Published on August 3rd, 2014 | by Tim Cooper
Lucy – Film Review
Reviewed by Tim Cooper on July 28, 2014
Universal Pictures presents a film by Luc Besson
Produced by: Marc Shmuger and Virginie Silla
Written by Luc Besson
Starring: Scarlett Johansson, Morgan Freeman and Min-sik Choi
Music by: Eric Sera
Cinematography: Thierry Arbogast
Running Time: 90 minutes
Release Date: 31st July
Luc Besson is a director whose work has always divided opinions in cinemagoers. Some say his style is trashy and too over the top but others say the French director is a vibrant one of a kind artist. His latest film starring the ever popular Scarlett Johansson is a science fiction tinged action film that is proving to be equally divisive in audience opinion. While in Korea, Lucy (Johansson) is betrayed by her party boy man friend and put up to a drug deal. When the deal goes bad she is confronted by mob boss Mr. Jang (Min-sik Choi from Oldboy 2003). In the top levels of Jang’s skyscraper high above the city, Lucy is knocked out cold only to be awoken and informed that four packets of a new experimental drug have been placed inside her stomach. Now Lucy and several other unlucky tourists must act as international drug mules to transport the drugs for Mr. Jang’s cartel. What these unlucky and unfortunate victims don’t realise is that the drug they are carrying inside of them is called CPH4; a concentrated compound of the chemical released from mothers to their baby fetus for it to grow exponentially. Upon release into the world Lucy is captured and beaten by thugs only for one of the bags to break inside of her. Dissolving into her blood stream it begins to evolve Lucy as she gains control over the previously unusable percentage of the human brain. With humans only ever using ten percent of our brains capacity, Lucy is about to find out the evolutionary result of accessing the remaining ninety percent of our cerebral function.
Sounds a bit stupid right? Sure. It is. It is science fiction not science fact. You want serious go watch a documentary. Let’s get this out of the way right now. Lucy is a ridiculous concept, but that’s not where the problems lie with this film. The story for Lucy is quite a fun concept and the film could have really been a thoroughly enjoyable experience; unfortunately it is too fragmented in style and severely lacking in any real conflict of character for our main protagonist to be more than the sum of its parts. Upon Lucy’s first mind expansion she becomes a cold butt kicking killer with little remorse for her actions. Lucy isn’t the most likeable person to begin with so this approach leaves her character at a distance for real audience empathy and emotional interaction.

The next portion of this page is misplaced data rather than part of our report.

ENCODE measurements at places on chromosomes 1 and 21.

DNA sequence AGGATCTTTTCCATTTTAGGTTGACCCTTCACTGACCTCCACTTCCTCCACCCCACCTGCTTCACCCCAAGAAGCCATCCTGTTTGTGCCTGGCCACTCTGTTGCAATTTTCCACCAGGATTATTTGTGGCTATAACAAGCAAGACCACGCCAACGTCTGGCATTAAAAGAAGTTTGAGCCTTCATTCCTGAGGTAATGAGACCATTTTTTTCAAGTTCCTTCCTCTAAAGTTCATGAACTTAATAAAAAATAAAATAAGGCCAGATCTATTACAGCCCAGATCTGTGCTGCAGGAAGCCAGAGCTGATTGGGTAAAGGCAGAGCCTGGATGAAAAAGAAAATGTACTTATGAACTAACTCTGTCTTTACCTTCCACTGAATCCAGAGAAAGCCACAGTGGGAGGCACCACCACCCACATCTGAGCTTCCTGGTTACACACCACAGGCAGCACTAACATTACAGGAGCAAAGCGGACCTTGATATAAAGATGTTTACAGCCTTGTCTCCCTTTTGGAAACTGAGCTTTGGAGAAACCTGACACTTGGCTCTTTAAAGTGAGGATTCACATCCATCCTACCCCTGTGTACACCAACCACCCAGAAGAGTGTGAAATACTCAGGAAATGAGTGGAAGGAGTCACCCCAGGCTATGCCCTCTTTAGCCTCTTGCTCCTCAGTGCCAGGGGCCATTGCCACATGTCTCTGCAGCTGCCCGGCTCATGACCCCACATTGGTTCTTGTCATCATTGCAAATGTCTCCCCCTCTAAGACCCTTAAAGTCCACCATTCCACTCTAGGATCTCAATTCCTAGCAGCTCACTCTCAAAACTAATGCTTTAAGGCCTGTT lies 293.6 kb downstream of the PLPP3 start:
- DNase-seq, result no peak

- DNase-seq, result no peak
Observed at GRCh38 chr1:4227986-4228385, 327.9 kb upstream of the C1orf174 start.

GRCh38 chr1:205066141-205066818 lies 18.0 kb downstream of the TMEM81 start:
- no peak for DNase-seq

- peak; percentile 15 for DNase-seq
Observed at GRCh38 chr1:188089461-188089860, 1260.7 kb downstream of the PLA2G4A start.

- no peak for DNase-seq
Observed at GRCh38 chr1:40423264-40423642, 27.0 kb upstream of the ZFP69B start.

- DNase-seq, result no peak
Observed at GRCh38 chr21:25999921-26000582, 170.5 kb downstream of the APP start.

Lucy is thrust upon the world in a violent mind expanding journey as she tries to locate the other mules and put a stop to Mr. Jang’s criminal operation. Narrating Lucy’s evolution from his lectern is Professor Norman (played by Morgan Freeman in typical phone-it-in fashion). Norman talks in hypothesis to an audience of undetermined braniacs about the potential of an evolved human brain operating at one hundred percent capacity. Besson includes visual cutaways of animal behavior (and cavemen, yep that’s right, cavemen) in documentary style footage in an effort to link the film’s characters to an evolutionary narrative, it is also the pattern in which most of the film is played out. The idea of linking these styles together adds colour to the film but is mostly distracting and at times laughable. The first half of Lucy’s evolution is also held back by repetition of similar monologues of externalised thought she seems hell bent on delivering to whoever is nearby. The audience can see her abilities change and evolve yet Besson seems to want to remind us what is happening to her, a lot.
The colourful mess that is this film will put many off and rightly so. For those that don’t mind a bit of buoyancy and over the top fun though, Lucy will actually provide you with a good ride. Despite Lucy’s downfalls there is a lot of fun to be had if you can check your head at the door. Besson isn’t really trying to make the evolutionary statement that many people think he is. The director is simply using science fiction as a backdrop for us to have a good time, just like he did in The Fifth Element. There are signature moments for those familiar with his previous work including car chases, outnumbered shoot outs and off the wall humour. This will please some long term fans but those who prefer only Besson’s earlier work (Nikitta, Leon) will probably not enjoy Lucy.
Lucy is a messy but enjoyable film; lagging in pace at the beginning then sprinting to the finish line to set off a barrel of gunpowder amidst the semi-serious cerebral hyperbole. Besson’s latest is science fun rather than science fiction and with this in mind it’s worth a watch for the purpose of light entertainment.
Summary: Besson’s latest is science fun rather than science fiction and with this in mind it’s worth a watch for the purpose of light entertainment.